From Dante’s Peak and Volcano to Olympus Has Fallen and White House Down, every so often there’s a year with multiple films about the same topic. Sometimes it’s an obvious cash-grab on behalf of one studio copying another and sometimes it’s just a coincidence. This year we have the Paul Greengrass film Captain Phillips, with Tom Hanks. Hanks plays the titular Phillips in a intense action thrill-ride as his ship is hijacked by Somali pirates. Sadly it seems like this film will overshadow the Danish Somali pirate film A Hijacking, directed by Tobias Lindholm. Both films have the same topic but differ wildly. While Captain Phillips is an almost real time action thriller, A Hijacking deals with the long term repercussions and trauma of a hijacking as well as the frustrating stress of negotiating with pirates. It offers something completely different from the Greengrass film and does not deserve to be overlooked, as it’s as fascinating as it is suspenseful.
The film’s story jumps between two characters, the boat’s cook Mikkel (Pilou Asbaek) and Peter (Soren Malling) the CEO of the shipping company who is also the lead negotiator. Mikkel is a good-natured man whose family is desperate to have back. Peter is a somewhat stern boss but he’s very clearly the best at what he does. Then comes the off-screen hijacking and both their lives are turned upside down. A pirate expert is quickly brought in to help the company get their men out safely. Peter is advised to bring in a professional pirate negotiator but he decides against it as he’s an excellent negotiator and he feels personal responsibility for his men. Both men have to deal with very different fears and stresses as the negotiations go on for weeks.
I found the experience of watching this to be really interesting. This is not a flashy film in any respect; almost everything feels dialed back a little bit. At no point does it take the easy road to tension. Even the most obviously intense moment of the hijacking itself happens off-screen. Lindholm is opting for realism and the reality is that hijackings can often take months to fix. Pirates are not exactly the most reasonable of folk and Peter quickly learns how frustrating it can be to negotiate with people who are thinking completely differently from you. Time is not an issue for them and that just wears everyone else down. So the first third of the film is a lot of set-up and it takes a while to get acquainted to the situation. Then out of nowhere it just hits a hot streak of constant suspense.
As we see the slow back and forth between Peter and the pirates multiple different tensions arise. There’s the obvious and incessant fear that the crew of the ship will be killed, there’s the fear that the stress will become too much for Peter and negotiations will fall apart, there’s the fear that Mikkel will give in to panic, and the constant physiological games played between the negotiators makes it feel like the lives of these men depends on a tightrope walk. No part of the film feels exaggerated or over-dramatic so we have these subdued layered suspenseful elements all working together and it makes for a really gripping watch.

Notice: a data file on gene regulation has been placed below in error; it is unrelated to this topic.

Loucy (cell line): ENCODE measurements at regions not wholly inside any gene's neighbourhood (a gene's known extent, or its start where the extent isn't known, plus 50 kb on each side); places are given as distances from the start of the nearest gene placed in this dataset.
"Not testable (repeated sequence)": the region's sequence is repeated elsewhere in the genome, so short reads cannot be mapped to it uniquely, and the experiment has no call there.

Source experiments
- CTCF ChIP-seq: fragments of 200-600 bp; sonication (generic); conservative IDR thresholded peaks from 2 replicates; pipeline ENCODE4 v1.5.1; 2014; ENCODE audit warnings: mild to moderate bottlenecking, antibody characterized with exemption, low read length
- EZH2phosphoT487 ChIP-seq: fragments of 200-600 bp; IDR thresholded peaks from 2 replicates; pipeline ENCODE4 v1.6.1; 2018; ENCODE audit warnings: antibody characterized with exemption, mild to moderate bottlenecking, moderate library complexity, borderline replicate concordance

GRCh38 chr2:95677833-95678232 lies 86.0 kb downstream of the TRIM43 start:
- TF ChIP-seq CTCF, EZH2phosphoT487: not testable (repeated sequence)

One of the major aspects that really holds everything together is the emotional and psychological realism. Lindholm clearly recognises how an awful event like this does not only traumatise those directly involved but it reverberates to all those indirectly involved. Peter has to deal with being responsible for the lives of several men; he meets with their families and is the face they will direct their ire at if things go sour. The mental anguish he goes through is never treated as less important just because Mikkel is in more direct physical danger. In some films the only real danger is death. We accept the main character will survive and then the only worry is what supporting characters are in danger. Here the dangers are numerous and mainly internal. Mikkel doesn’t just have to worry about surviving, he’s worrying that when he returns to his wife and child he won’t return as the same man he was before. The film deals with how a hijacking can severely impact so many different people, and that adds more emotional weight to what is already an enthralling experience.
A Hijacking doesn’t just provide an insight into how negotiations with pirates go down but it’s also just an absorbing story of two men becoming psychologically strained. It takes a while to get going but it eventually settles into a consistently intense groove. The perfor mances across the board are excellent and other than a few on-the-nose lines at the beginning it’s a great script too. All in all it’s a deeply thoughtful and intense drama that really pulled me in.
Drama, World Cinema, Arthouse
DVD/BD Release Date:
26th August 2013 (UK)
Pilou Asbæk, Søren Malling, Dar Salim